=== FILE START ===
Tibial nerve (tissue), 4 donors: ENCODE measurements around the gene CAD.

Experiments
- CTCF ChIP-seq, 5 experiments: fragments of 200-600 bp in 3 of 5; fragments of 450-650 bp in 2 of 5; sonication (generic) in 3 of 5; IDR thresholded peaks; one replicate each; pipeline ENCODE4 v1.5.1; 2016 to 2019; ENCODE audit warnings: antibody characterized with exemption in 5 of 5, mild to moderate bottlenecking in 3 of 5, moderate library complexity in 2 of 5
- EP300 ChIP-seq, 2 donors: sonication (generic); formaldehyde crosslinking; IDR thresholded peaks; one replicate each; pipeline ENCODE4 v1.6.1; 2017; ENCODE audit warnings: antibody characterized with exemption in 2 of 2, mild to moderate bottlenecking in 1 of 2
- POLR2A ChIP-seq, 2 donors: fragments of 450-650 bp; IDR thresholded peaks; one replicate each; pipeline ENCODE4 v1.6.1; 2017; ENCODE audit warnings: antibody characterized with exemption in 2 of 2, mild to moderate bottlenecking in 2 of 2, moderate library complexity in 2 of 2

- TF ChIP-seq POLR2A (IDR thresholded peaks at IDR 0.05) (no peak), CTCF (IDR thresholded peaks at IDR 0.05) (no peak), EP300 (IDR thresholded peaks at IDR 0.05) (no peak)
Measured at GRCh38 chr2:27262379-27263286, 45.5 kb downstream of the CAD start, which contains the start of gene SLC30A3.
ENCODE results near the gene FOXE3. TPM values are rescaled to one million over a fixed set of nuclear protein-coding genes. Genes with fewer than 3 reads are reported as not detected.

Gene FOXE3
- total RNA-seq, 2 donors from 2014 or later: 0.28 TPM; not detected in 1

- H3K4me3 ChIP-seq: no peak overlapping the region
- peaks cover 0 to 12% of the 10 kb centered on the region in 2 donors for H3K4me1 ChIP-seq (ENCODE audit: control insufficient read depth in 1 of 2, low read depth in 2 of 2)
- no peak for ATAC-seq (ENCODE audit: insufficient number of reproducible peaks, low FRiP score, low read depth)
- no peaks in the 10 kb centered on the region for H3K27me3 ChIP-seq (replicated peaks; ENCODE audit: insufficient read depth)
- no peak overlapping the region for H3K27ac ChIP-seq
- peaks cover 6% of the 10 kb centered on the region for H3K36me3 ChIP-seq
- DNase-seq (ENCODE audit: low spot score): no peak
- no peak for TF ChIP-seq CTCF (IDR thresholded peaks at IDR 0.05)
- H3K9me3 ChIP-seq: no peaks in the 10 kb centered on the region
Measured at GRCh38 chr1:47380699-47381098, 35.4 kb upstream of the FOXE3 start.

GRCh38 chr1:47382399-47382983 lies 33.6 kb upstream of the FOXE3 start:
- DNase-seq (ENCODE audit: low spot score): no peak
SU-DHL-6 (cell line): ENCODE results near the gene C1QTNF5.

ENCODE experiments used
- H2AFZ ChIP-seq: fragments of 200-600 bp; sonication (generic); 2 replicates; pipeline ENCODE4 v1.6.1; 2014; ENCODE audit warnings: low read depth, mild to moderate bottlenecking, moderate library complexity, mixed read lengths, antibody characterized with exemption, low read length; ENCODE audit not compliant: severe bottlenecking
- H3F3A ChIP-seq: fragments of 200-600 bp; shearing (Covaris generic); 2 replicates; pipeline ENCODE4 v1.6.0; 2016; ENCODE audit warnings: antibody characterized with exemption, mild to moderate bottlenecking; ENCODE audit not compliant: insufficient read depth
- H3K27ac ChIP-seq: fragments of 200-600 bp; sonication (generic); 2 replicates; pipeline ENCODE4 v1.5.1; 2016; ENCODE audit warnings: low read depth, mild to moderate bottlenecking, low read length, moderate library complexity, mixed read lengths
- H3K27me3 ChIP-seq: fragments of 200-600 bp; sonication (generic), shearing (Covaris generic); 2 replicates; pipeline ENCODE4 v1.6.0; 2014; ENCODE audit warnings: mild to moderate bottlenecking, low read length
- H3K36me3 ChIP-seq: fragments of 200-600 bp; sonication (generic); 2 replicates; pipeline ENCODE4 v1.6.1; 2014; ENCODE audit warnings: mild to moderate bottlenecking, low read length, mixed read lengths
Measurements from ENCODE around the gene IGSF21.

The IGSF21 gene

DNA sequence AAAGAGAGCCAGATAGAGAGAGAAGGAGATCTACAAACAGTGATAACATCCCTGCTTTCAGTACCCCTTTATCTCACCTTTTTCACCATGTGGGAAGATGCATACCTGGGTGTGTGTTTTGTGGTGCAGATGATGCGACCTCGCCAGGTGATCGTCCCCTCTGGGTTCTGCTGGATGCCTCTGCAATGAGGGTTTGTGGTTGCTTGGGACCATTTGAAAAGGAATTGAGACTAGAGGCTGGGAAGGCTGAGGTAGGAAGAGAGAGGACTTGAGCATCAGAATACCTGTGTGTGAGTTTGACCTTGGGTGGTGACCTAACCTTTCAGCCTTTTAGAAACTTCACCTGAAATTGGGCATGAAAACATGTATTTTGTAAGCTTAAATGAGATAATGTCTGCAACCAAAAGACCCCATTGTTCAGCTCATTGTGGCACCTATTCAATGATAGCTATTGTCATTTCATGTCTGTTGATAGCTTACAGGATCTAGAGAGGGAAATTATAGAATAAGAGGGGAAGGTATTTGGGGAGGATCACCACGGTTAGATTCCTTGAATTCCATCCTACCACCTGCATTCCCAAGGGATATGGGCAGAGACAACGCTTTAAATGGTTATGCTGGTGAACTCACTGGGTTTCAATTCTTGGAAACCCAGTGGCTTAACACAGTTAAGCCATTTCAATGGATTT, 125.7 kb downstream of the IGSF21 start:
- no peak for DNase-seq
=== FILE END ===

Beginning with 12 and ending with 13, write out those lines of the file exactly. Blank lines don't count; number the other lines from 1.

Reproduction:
- peaks cover 0 to 12% of the 10 kb centered on the region in 2 donors for H3K4me1 ChIP-seq (ENCODE audit: control insufficient read depth in 1 of 2, low read depth in 2 of 2)
- no peak for ATAC-seq (ENCODE audit: insufficient number of reproducible peaks, low FRiP score, low read depth)